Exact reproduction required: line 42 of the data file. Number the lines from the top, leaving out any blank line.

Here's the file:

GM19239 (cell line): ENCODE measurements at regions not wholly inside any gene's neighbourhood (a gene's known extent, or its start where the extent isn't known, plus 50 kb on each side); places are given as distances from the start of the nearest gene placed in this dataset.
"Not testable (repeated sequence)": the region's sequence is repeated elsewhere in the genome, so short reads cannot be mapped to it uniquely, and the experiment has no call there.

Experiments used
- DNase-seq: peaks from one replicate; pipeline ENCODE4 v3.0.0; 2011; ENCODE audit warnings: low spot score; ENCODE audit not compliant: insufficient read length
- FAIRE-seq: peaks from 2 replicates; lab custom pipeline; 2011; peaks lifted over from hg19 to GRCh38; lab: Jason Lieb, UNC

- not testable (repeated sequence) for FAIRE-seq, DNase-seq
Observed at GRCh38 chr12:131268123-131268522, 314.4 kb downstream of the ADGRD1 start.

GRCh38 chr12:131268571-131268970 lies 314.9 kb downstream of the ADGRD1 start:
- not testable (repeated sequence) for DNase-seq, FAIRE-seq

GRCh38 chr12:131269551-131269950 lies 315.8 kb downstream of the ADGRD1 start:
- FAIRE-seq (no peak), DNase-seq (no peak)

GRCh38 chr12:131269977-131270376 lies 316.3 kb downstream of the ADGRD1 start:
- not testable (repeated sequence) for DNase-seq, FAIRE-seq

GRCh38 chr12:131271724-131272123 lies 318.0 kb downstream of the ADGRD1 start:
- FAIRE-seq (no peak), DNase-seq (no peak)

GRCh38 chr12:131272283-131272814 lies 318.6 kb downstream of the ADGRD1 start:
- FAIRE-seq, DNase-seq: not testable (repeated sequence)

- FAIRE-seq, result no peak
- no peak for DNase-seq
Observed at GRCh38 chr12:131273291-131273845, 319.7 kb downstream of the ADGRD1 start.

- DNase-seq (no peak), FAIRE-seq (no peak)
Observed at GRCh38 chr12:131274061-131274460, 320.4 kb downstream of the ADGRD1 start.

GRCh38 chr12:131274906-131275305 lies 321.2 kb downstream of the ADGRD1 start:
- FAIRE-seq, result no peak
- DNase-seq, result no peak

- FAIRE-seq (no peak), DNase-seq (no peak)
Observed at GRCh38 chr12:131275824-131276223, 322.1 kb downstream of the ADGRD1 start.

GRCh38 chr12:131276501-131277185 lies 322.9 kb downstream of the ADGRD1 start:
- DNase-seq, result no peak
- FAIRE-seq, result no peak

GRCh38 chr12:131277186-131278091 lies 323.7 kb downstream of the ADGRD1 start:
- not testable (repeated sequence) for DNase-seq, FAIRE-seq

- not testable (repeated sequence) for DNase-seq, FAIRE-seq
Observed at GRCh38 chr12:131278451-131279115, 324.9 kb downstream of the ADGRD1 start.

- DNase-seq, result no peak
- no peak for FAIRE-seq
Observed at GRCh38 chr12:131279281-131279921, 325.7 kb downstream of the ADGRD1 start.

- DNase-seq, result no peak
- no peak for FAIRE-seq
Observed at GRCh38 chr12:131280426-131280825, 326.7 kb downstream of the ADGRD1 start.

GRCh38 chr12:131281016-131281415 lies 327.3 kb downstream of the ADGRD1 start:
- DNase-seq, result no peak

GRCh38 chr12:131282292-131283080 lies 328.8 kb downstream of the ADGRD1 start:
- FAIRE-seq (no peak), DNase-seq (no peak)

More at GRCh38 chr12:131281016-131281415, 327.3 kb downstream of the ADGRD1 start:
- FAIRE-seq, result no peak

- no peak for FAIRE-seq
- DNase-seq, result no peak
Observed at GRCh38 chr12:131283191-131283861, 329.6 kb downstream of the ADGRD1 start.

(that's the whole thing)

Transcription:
- DNase-seq, result no peak